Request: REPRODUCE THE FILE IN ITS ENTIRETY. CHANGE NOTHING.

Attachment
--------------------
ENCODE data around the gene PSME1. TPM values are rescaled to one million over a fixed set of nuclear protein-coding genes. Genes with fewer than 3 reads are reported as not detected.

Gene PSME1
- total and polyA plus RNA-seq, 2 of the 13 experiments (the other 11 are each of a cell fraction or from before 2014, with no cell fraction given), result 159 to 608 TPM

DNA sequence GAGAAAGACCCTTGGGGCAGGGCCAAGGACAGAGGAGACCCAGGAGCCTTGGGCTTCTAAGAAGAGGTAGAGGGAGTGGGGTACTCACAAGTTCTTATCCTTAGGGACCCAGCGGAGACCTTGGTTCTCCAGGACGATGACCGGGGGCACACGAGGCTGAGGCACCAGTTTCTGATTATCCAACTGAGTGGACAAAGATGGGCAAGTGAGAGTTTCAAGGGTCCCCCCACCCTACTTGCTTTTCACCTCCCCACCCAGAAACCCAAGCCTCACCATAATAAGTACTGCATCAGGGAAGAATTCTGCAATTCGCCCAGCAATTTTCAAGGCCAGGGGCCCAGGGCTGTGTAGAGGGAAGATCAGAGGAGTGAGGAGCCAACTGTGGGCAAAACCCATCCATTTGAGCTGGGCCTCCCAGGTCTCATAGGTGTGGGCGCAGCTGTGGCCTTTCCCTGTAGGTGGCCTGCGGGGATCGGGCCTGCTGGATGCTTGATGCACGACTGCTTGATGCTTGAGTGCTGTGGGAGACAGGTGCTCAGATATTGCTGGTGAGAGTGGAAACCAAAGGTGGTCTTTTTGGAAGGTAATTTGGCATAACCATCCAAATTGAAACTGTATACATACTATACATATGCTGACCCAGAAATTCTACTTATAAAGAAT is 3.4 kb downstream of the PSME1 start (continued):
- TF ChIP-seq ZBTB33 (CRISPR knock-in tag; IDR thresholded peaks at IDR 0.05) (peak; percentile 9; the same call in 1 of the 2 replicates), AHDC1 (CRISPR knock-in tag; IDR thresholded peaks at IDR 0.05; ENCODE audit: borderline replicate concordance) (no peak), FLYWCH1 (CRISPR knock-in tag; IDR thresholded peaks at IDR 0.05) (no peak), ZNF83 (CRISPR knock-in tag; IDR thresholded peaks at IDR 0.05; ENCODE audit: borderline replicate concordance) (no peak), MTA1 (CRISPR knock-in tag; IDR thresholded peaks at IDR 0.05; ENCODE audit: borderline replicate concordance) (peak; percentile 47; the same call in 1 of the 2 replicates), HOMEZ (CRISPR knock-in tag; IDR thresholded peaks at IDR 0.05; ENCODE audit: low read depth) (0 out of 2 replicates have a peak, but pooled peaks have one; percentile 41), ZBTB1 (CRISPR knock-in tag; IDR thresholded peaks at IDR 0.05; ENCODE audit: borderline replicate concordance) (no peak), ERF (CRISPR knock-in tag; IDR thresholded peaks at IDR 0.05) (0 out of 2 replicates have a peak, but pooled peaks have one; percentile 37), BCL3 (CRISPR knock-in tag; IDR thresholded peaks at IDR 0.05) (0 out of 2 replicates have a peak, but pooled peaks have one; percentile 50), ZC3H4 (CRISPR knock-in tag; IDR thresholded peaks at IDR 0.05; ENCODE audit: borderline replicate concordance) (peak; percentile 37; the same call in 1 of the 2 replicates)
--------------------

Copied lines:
ENCODE data around the gene PSME1. TPM values are rescaled to one million over a fixed set of nuclear protein-coding genes. Genes with fewer than 3 reads are reported as not detected.

Gene PSME1
- total and polyA plus RNA-seq, 2 of the 13 experiments (the other 11 are each of a cell fraction or from before 2014, with no cell fraction given), result 159 to 608 TPM

DNA sequence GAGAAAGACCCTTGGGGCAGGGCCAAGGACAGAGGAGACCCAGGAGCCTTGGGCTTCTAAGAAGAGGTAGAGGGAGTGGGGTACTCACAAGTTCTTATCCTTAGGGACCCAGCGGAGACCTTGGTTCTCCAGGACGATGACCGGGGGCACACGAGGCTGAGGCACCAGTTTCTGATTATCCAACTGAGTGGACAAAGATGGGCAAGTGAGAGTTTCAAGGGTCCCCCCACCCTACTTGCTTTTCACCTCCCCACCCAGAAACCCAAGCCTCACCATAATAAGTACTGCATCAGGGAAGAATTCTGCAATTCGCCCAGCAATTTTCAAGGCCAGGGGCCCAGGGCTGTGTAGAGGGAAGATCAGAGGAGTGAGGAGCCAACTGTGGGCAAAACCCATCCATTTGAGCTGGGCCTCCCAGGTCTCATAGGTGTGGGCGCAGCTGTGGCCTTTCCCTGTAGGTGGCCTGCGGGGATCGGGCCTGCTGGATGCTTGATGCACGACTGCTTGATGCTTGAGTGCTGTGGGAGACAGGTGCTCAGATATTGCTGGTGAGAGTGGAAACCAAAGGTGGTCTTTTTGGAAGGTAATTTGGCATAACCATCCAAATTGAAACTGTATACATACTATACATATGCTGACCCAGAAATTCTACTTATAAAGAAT is 3.4 kb downstream of the PSME1 start (continued):
- TF ChIP-seq ZBTB33 (CRISPR knock-in tag; IDR thresholded peaks at IDR 0.05) (peak; percentile 9; the same call in 1 of the 2 replicates), AHDC1 (CRISPR knock-in tag; IDR thresholded peaks at IDR 0.05; ENCODE audit: borderline replicate concordance) (no peak), FLYWCH1 (CRISPR knock-in tag; IDR thresholded peaks at IDR 0.05) (no peak), ZNF83 (CRISPR knock-in tag; IDR thresholded peaks at IDR 0.05; ENCODE audit: borderline replicate concordance) (no peak), MTA1 (CRISPR knock-in tag; IDR thresholded peaks at IDR 0.05; ENCODE audit: borderline replicate concordance) (peak; percentile 47; the same call in 1 of the 2 replicates), HOMEZ (CRISPR knock-in tag; IDR thresholded peaks at IDR 0.05; ENCODE audit: low read depth) (0 out of 2 replicates have a peak, but pooled peaks have one; percentile 41), ZBTB1 (CRISPR knock-in tag; IDR thresholded peaks at IDR 0.05; ENCODE audit: borderline replicate concordance) (no peak), ERF (CRISPR knock-in tag; IDR thresholded peaks at IDR 0.05) (0 out of 2 replicates have a peak, but pooled peaks have one; percentile 37), BCL3 (CRISPR knock-in tag; IDR thresholded peaks at IDR 0.05) (0 out of 2 replicates have a peak, but pooled peaks have one; percentile 50), ZC3H4 (CRISPR knock-in tag; IDR thresholded peaks at IDR 0.05; ENCODE audit: borderline replicate concordance) (peak; percentile 37; the same call in 1 of the 2 replicates)